Thursday, September 18, 2014

BLOG TOUR: The Story of Land and Sea by Katy Simpson Smith

Title: The Story of Land and Sea
Author: Katy Simpson Smith
Genre: Historical Fiction
Publisher: Harper Collins
Release Date: August 26/2014
Adquired: Print ARC provided by Publisher
Goodreads: ADD

Set in a small coastal town in North Carolina during the waning years of the American Revolution, this incandescent debut novel follows three generations of family—fathers and daughters, mother and son, master and slave, characters who yearn for redemption amidst a heady brew of war, kidnapping, slavery, and love.

Drawn to the ocean, ten-year-old Tabitha wanders the marshes of her small coastal village and listens to her father’s stories about his pirate voyages and the mother she never knew. Since the loss of his wife Helen, John has remained land-bound for their daughter, but when Tab contracts yellow fever, he turns to the sea once more. Desperate to save his daughter, he takes her aboard a sloop bound for Bermuda, hoping the salt air will heal her.

Years before, Helen herself was raised by a widowed father. Asa, the devout owner of a small plantation, gives his daughter a young slave named Moll for her tenth birthday. Left largely on their own, Helen and Moll develop a close but uneasy companionship. Helen gradually takes over the running of the plantation as the girls grow up, but when she meets John, the pirate turned Continental soldier, she flouts convention and her father’s wishes by falling in love. Moll, meanwhile, is forced into marriage with a stranger. Her only solace is her son, Davy, whom she will protect with a passion that defies the bounds of slavery.

In this elegant, evocative, and haunting debut, Katy Simpson Smith captures the singular love between parent and child, the devastation of love lost, and the lonely paths we travel in the name of renewal.


It is that elated sense of being, when all of your feelings seem to be resonating not only in your heart, but in every other limb and organ in your body. It's that moment when printed words have the ability to move you beyond a smile, or a chuckle, or a tear. It was The Story of Land and Sea that had me in awe of that literary potential. It was a story that seemed to have been written to only speak to itself, to exist quietly, with no hopes of falling into another's hands-it was that sure of itself. But it did, it not only fell into my hands, but it obliterated my heart with it's emotion, with it's consistent portrayal of loss, and abandonment. Not an uplifting story, but had I not read it, it's absence would have been a tangible thing.

We begin in 1793 (officially the furthest back I've experienced in a narrative). Told in three parts, from different points of view, in different moments in time, The Story of Land and Sea follows a family, and all of the hearts that exist around them, and within them. It is a story of grief, but also one of such love, and longing. It begins with Tabitha and her father John, and continues with wistful descriptions of the sea, memories of Tabitha's deceased and beloved mother Helen, and the hardships no single father should ever endure. In Part Two, we find a young and incredibly mature 10-year-old Helen. There are stronger mentions and implications of religion, as we delve deeper into the mindset of the ghost of a women we met earlier. We also meet Moll, the slave that is "gifted" to Helen on her birthday. This section was definitely the foundation, the area that answered floating questions-it was also the most enjoyable for me. Part Three brings together the people that were most prominent in Helen's life: her father, her husband John, her slave Moll, and Moll's son Davy. The slowest moving section for sure, but not for lack of intense beauty, that of which defines this entire novel.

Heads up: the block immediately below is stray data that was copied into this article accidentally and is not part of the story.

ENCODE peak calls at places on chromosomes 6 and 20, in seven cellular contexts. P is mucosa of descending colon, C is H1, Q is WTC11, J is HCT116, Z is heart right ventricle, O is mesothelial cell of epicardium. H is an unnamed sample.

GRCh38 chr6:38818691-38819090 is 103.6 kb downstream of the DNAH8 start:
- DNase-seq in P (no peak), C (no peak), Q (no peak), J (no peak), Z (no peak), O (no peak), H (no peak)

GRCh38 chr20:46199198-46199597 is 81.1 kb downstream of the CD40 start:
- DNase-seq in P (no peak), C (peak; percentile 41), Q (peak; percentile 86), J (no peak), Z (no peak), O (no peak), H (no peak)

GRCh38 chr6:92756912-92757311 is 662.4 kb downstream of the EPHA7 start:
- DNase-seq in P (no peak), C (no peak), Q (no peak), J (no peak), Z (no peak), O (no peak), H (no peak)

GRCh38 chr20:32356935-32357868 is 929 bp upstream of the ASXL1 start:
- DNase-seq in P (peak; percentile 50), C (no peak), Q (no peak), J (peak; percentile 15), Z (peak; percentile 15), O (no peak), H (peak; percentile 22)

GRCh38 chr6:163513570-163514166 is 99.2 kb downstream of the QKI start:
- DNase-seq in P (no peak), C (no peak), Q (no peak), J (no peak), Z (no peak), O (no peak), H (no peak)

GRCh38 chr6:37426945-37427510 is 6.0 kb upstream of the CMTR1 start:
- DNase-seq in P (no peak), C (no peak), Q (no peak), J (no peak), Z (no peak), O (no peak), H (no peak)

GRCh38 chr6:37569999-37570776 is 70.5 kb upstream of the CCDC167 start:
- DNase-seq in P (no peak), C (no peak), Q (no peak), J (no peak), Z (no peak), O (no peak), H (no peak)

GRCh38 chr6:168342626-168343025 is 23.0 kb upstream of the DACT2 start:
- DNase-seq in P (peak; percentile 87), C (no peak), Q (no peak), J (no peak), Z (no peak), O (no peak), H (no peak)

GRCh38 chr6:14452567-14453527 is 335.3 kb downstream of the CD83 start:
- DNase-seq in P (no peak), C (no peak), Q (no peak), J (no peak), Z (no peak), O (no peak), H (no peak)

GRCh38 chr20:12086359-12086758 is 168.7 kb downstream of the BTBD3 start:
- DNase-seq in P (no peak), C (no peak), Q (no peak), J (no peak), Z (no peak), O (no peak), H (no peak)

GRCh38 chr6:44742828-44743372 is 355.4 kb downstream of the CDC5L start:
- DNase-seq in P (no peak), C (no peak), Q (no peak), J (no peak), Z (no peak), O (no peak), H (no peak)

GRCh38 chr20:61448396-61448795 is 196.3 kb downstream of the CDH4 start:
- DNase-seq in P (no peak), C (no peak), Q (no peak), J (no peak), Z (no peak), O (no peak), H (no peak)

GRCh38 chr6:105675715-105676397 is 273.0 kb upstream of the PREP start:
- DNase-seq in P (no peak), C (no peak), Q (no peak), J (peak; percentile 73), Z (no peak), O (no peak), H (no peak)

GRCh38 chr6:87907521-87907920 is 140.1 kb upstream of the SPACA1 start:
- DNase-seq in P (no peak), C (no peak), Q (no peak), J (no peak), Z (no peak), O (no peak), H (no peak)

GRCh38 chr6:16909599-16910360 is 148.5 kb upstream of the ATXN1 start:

To be honest, the era this book existed in had me doubting it's entertainment value-it's ability to keep me hooked. But hooked I was, though not necessarily on characters and setting, but my GOD, on that writing. The way the author combined a simple string of words, the way those strings then attached themselves to my heart, and pulled whenever it got a chance. I was mesmerized, and caught up in perpetual awe. I urge you to not ignore this book, to pick a place in your heart, or in your home that you feel the most comfort, and experience this book.

Recommended for Fans of: Historical Fiction, American Revolution in Fiction, Diana Gabaldon.

Katy Simpson Smith was born and raised in Jackson, Mississippi. She attended Mount Holyoke College and received a PhD in history from the University of North Carolina at Chapel Hill and an MFA from the Bennington Writing Seminars. She has been working as an Adjunct Professor at Tulane University and is the author of We Have Raised All of You: Motherhood in the South, 1750-1835. She lives in New Orleans.

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Thank-you to Trish from TLC Book Tours for hosting this tour, and to Harper for sending me a print ARC to review!

CLICK HERE to follow the rest of the tour

1 comment:

  1. Great writing is such a treat! I'm so glad you found it with this author.

    Thanks for being on the tour!


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